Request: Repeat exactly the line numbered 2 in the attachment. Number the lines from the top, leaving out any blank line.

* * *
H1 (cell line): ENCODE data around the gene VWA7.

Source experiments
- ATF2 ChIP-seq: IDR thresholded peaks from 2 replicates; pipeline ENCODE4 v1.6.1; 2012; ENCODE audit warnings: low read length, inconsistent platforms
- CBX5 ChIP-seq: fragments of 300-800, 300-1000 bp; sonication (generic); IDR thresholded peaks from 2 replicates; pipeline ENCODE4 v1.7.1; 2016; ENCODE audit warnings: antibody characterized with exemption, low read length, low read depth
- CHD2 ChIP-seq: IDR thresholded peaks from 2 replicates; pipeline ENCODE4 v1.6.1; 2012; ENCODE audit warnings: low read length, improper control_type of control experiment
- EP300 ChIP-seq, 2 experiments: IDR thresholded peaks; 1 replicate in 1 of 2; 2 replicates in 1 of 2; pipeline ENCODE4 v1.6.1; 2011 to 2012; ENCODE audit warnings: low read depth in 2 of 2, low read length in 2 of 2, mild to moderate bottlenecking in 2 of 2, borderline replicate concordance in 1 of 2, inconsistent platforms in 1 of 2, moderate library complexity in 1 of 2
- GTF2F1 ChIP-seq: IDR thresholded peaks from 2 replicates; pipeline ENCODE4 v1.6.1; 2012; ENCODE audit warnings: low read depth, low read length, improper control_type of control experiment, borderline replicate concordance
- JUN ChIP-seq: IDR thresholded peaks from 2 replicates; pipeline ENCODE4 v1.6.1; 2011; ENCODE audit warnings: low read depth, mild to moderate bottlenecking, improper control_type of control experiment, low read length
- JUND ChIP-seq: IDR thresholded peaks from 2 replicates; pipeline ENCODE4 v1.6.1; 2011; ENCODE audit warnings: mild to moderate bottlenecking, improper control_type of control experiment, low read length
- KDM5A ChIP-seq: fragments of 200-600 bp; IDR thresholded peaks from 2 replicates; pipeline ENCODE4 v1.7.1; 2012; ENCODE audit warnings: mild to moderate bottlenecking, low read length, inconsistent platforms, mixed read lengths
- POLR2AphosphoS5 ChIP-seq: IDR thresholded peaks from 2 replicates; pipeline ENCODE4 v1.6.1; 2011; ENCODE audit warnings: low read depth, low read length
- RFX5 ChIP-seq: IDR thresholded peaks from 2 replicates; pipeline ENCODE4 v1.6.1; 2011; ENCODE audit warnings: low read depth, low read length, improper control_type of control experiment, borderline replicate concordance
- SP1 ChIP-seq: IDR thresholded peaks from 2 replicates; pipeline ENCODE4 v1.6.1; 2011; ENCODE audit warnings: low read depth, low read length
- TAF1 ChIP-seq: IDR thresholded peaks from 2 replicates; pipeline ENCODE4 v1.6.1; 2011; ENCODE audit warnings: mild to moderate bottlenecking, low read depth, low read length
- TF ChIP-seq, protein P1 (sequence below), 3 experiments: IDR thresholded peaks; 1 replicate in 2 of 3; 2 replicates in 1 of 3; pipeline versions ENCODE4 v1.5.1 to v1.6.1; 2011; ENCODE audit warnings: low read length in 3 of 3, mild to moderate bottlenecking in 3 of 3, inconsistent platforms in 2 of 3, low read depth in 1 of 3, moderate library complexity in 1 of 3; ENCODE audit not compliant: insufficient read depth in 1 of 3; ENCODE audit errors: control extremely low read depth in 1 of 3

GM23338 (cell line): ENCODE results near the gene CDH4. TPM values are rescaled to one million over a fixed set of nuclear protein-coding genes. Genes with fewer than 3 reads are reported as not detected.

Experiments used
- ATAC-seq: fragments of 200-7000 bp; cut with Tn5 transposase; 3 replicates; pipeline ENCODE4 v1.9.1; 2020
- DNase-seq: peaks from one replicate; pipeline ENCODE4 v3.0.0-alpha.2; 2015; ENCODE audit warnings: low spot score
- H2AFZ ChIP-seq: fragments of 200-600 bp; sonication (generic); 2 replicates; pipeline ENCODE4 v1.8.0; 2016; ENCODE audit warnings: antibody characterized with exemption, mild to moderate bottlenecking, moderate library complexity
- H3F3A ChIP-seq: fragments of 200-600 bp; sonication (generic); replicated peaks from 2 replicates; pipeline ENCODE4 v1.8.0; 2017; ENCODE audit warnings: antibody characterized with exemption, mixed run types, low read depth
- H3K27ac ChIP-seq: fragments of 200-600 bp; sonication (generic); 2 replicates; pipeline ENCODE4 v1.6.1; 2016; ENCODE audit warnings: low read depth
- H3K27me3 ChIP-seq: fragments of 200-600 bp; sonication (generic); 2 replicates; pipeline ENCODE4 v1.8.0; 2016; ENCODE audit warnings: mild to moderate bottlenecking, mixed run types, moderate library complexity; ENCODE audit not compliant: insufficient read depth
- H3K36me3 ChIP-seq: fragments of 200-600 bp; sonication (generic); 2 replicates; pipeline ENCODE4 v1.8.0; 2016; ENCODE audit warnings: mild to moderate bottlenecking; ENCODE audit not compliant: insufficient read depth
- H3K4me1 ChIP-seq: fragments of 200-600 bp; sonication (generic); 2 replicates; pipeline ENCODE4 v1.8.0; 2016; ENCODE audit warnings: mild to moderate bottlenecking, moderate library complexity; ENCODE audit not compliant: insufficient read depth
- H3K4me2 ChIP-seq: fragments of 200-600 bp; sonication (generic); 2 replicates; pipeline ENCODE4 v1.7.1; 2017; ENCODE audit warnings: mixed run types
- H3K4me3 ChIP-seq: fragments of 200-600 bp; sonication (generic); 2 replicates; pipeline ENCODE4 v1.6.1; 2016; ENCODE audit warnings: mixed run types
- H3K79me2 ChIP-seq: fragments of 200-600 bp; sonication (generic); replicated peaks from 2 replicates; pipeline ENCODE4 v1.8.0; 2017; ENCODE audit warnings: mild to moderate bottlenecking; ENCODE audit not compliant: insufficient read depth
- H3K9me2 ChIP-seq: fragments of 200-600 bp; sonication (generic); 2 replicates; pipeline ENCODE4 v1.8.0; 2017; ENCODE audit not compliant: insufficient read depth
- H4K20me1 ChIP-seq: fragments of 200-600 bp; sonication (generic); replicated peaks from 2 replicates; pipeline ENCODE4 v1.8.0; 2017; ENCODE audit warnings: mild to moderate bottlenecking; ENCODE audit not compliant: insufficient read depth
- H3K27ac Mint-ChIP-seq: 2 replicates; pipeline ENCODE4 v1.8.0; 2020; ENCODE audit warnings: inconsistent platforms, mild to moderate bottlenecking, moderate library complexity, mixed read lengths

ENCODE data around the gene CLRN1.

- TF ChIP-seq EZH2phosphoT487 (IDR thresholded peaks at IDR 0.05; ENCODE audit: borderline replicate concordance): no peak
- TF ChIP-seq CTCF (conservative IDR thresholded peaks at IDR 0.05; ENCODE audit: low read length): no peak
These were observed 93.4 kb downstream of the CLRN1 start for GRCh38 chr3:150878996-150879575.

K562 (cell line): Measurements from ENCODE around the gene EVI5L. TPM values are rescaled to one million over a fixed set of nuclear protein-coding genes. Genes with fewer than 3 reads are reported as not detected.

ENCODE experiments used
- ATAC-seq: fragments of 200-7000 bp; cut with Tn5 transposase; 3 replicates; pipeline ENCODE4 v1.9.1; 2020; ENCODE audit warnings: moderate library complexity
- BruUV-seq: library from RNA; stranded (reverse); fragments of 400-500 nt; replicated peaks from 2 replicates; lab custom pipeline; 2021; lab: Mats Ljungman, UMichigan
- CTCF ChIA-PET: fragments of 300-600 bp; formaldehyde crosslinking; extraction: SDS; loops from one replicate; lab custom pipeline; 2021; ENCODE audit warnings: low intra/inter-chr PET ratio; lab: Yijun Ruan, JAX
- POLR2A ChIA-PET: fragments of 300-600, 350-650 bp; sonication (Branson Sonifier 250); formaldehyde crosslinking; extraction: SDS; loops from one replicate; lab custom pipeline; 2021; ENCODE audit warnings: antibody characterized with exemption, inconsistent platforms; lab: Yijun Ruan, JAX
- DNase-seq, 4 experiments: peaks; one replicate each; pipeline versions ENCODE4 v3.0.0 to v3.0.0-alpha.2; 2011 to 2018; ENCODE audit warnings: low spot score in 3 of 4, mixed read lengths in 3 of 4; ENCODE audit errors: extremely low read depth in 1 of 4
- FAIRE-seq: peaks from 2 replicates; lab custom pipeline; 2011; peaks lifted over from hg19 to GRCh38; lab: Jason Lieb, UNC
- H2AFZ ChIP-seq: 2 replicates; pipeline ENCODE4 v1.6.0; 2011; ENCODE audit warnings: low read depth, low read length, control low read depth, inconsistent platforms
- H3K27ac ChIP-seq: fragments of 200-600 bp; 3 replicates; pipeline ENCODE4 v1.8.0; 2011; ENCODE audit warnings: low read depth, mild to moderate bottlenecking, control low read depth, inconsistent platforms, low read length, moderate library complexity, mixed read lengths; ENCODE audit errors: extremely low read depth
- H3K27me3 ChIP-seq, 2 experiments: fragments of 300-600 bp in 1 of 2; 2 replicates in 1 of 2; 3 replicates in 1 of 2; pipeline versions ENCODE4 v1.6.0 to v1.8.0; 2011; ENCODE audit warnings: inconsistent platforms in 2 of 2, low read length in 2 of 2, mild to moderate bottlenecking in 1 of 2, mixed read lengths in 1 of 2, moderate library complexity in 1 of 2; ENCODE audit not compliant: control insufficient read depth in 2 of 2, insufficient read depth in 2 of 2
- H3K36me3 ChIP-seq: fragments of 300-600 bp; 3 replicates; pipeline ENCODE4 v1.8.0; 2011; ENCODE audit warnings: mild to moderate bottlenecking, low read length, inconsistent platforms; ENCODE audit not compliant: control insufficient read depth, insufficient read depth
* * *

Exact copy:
Source experiments